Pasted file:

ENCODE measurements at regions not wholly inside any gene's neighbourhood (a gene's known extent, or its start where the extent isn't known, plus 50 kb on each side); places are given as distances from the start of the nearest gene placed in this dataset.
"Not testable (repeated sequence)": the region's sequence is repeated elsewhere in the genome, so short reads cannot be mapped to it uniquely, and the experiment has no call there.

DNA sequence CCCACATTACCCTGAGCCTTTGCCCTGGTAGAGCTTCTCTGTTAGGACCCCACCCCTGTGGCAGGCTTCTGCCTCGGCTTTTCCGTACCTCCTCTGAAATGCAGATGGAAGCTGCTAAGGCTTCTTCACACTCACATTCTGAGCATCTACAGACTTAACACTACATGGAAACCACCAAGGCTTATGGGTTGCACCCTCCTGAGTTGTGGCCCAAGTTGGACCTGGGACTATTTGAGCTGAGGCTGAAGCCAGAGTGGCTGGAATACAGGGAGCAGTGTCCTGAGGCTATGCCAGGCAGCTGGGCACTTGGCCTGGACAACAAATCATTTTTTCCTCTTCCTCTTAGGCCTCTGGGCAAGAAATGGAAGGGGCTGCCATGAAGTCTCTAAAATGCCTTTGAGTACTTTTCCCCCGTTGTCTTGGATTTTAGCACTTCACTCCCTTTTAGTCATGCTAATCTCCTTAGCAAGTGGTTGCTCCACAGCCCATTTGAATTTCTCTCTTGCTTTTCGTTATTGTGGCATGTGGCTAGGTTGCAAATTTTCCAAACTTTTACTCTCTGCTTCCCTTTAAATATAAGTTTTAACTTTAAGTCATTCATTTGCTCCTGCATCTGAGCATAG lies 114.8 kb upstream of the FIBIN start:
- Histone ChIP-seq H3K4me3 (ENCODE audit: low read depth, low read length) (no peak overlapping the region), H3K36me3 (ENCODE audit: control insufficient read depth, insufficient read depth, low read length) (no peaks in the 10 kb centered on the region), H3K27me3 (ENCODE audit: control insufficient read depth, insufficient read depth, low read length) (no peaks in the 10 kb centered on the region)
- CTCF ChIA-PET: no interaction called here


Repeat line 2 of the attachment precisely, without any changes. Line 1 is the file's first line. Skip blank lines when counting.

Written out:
"Not testable (repeated sequence)": the region's sequence is repeated elsewhere in the genome, so short reads cannot be mapped to it uniquely, and the experiment has no call there.